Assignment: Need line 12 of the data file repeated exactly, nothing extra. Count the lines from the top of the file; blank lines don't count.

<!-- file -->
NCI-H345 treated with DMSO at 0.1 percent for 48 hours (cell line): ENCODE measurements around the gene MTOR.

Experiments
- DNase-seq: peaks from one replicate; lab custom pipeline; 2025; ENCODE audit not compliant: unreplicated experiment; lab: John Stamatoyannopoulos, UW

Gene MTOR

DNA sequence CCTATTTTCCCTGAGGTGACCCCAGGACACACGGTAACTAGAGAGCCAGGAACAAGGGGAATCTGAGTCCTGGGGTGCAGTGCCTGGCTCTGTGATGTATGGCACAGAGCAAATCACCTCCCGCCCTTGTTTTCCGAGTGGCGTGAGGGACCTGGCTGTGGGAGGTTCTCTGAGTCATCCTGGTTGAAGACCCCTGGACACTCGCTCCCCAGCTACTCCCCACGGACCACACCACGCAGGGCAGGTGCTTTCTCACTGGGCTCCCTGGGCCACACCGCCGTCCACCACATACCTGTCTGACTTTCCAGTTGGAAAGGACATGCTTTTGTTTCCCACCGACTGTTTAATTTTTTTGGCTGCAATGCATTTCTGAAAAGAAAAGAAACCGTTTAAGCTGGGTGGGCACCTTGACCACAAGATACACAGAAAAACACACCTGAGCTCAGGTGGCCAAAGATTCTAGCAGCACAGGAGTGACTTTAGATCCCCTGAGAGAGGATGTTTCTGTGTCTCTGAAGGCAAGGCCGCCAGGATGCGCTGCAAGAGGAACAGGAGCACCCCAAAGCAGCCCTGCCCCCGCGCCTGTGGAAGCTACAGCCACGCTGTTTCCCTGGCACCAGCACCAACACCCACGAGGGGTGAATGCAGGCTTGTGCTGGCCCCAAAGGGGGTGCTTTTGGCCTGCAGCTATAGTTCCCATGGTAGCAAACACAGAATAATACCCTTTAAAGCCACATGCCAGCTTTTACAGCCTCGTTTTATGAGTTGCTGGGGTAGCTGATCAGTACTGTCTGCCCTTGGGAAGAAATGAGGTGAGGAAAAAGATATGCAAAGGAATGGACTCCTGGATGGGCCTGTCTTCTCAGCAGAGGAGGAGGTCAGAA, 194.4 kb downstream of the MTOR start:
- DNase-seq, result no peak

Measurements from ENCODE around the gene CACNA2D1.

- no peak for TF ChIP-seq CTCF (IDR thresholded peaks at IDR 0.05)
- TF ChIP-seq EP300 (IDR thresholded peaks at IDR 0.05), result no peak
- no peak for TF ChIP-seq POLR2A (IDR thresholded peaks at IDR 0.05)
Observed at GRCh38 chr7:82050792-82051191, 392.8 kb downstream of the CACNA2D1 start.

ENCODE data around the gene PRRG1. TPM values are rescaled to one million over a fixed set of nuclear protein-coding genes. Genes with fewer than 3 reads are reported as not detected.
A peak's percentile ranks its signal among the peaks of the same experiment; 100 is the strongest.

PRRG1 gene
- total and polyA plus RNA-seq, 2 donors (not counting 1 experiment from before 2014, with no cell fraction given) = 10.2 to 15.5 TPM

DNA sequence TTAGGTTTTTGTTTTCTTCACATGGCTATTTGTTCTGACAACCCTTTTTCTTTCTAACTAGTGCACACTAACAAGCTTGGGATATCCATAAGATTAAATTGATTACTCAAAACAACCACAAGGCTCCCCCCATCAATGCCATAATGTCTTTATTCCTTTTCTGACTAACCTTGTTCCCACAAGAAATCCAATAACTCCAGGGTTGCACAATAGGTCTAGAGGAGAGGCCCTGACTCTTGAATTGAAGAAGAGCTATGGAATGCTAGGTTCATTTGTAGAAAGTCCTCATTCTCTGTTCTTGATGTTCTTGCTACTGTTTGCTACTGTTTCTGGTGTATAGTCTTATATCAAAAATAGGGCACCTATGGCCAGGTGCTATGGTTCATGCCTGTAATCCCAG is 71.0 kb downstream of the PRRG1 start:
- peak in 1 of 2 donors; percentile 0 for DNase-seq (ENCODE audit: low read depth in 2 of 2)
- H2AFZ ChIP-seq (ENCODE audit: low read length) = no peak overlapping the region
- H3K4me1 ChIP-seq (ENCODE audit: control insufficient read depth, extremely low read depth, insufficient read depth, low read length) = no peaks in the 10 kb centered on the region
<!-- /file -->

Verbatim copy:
ENCODE data around the gene PRRG1. TPM values are rescaled to one million over a fixed set of nuclear protein-coding genes. Genes with fewer than 3 reads are reported as not detected.